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And Then There Was….TV!?!

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And Then There Was....TV!?! The issue of the relationship between the mass media and the popular culture has always been a controversial issue in social sciences. While the political economists insist on the role of the media industry in the creation of this phenomenon of the twentieth century, its advocates such as John Fiske argue that popular culture is actually the creation of the populus itself. It is independent of the capitalist production process of the communication sector. Basing his argument on the immense interpretive power of the people, Fiske believes that the audience is able to break all the indented meanings within a media message, and by giving new meanings to that specific message they can oppose the power block that is trying to impose its ideology to the public. Consequently, this anarchistic activity of the audience creates the popular culture as a defense mechanism. Even when we accept Fiske's ideas, we cannot disregard the manipulative power of the media and its effects on cultural and social life. Everyday, we are exposed to millions of different visual messages that tell us what to eat, what to wear, what to listen and what to watch. No matter how hard we try to avoid being influenced by these directives, only up to a certain point can we protect ourselves, and after that, no interpretive power can be helpful. Media, then leads us to a path that ends up in the same department store with our neighbor, with whom we have probably never talked before, but holding the same pair of socks or CDs, and we might never want to recall the TV commercial that had opened the gates of this path. ...read more.


It is obvious that when we take two newspapers, say The Gazette and The National Enquirer, we are more intended to believe the news covered in The Gazette. However, as Giddens puts it, according to research, if a news report on television differs from a newspaper account, more than twice as many people will believe the televised version as the newspaper one (Giddens, 79). The listeners of the Nixon- Kennedy debate on the radio saw Nixon as the obvious winner. However, the ones who watched the debate on TV were sure that Kennedy would become the new president of the United States (Hughes, 4). The TV viewers were right, but what made them think that way if it was the ideas that mattered? According to Giddens, if the current trends in television watching continue, by the age of 18 the average child born today will have spent more time watching TV than in any other activity except sleep (Giddens, 449). In 1947, there were 170,000 television sets in US homes, by the year 1991 the number reached to 750 million, and considering the fact that an average 18 year old American is exposed to approximately 350,000 television commercials, the picture becomes more dramatic (Coupland, 182). The persuasive affect of the television therefore follows two steps. First it is the synthesis of video and audio, which means that it involves action and sound as the most realistic forms of communication making it the most popular electronic device ever produced. We are more likely to accept what it tells us as the truth than any other medium. ...read more.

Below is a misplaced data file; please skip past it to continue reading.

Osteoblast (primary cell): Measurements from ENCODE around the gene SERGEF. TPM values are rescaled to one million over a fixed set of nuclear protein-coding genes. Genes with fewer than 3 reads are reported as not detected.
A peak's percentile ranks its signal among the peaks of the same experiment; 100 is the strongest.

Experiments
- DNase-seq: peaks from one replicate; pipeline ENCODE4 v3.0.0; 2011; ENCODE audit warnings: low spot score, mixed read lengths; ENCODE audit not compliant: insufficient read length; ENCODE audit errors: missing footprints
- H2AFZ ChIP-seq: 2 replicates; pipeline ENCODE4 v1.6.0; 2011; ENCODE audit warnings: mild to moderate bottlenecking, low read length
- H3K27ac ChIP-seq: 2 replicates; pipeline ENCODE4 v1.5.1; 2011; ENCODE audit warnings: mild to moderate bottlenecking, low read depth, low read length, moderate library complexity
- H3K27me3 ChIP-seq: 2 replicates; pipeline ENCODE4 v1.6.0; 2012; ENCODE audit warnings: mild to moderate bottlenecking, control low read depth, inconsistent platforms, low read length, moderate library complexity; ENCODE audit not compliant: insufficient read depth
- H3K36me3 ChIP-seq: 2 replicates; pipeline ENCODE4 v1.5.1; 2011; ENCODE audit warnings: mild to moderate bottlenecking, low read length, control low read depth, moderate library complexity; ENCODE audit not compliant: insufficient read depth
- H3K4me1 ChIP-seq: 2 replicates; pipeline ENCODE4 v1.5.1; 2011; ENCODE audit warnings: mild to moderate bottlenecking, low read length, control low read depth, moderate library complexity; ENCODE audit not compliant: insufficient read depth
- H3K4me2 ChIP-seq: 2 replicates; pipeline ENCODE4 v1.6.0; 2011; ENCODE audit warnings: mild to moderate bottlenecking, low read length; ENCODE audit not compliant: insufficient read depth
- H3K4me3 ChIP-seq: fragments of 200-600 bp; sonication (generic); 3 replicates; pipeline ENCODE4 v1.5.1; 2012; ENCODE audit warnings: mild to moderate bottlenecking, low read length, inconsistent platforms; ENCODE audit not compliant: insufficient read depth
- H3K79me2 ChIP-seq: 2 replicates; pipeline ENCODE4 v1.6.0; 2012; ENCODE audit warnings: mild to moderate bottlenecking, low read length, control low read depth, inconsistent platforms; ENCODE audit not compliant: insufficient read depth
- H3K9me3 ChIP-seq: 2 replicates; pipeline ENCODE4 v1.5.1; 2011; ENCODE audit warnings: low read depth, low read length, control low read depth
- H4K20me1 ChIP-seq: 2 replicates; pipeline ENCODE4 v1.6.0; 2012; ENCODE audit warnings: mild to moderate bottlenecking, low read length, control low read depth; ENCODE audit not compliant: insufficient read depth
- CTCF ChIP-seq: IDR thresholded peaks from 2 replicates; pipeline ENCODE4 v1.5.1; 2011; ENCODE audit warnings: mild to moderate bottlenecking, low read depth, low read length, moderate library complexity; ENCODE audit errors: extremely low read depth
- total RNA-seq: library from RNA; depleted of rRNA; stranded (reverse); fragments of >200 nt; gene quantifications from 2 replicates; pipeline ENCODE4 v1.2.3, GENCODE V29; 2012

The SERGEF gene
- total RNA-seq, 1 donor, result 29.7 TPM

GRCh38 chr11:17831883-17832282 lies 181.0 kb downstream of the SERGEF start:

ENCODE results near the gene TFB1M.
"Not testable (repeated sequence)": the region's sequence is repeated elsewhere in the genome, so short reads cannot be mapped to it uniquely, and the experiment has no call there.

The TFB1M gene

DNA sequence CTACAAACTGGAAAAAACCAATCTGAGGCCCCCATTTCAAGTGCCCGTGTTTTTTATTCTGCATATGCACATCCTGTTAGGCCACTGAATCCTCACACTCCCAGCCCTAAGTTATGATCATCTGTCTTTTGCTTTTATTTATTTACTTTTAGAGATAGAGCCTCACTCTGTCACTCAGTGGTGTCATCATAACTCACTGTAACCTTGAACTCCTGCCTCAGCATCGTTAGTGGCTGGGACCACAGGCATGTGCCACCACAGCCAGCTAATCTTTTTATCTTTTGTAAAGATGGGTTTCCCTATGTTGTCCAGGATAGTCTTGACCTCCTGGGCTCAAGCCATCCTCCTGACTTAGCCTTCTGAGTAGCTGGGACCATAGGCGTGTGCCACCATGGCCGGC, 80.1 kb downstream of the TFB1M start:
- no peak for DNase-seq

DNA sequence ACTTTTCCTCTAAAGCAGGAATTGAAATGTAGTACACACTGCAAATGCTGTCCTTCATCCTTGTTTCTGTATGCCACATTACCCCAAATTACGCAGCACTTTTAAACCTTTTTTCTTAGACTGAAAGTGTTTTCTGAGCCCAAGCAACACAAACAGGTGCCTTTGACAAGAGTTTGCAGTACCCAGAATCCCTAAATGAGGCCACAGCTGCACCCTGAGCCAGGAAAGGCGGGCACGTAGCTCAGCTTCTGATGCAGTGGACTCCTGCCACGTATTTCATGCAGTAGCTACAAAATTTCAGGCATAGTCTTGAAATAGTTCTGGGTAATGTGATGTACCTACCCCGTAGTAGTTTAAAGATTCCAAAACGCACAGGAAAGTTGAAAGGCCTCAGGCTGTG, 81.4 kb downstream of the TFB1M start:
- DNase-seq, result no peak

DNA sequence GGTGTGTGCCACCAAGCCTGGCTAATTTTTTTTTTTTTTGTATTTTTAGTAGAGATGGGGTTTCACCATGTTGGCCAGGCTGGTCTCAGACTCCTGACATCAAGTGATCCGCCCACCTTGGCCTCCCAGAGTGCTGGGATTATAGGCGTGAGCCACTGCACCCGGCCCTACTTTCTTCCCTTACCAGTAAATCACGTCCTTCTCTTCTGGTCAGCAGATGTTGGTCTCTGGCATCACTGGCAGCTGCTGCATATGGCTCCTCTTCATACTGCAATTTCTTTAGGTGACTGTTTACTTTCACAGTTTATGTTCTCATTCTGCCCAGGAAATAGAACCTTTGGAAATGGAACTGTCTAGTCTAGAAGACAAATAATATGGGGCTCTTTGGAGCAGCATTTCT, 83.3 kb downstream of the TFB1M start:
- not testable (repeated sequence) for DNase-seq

cannot stand, namely, that in one case we see the actual horror of a bomb dropped by Americans and that, in the other case, we see the fictional horror of a bomb imagined by Americans to have been dropped upon Americans by someone else. Thus television is engaged in a retrospective political history on the nuclear front, which parallels the current remaking of the Vietnam War and America's re-humanization of military adventure (O'Neill, 190-91). In both cases, we see the stabilizing function of the television. Through an auto-control mechanism, as well as the promotion of what the authorities define as suitable, it manipulates reality into a socially comfortable and acceptable rhetoric. As the audience, we consider the tales of the television to be the most reliable ones, for now it is our new grandfather. Therefore, the control of the society through television, by those who control it, and directing the society towards a certain destination, which is found to be the "way forward for humanity", and keeping the system together by creating a popular culture based on consumerism; turns out to be a post-modern way of practicing authority in our post-modern lives. After all, we breathe visually; we live with images, both of ourselves and of other people; we talk with the symbols of a mechanized life, and tell ourselves "everything is under control"; we pet the remote-control, not our little puppies; and we thankfully worship our TV set, for He has enabled us to be what we are today. We are the children of a new clan, and television is the Good Shepherd of the post-modern times, preaching the virtuous American way of life, and He has long established "His Kingdom on Earth". ...read more.

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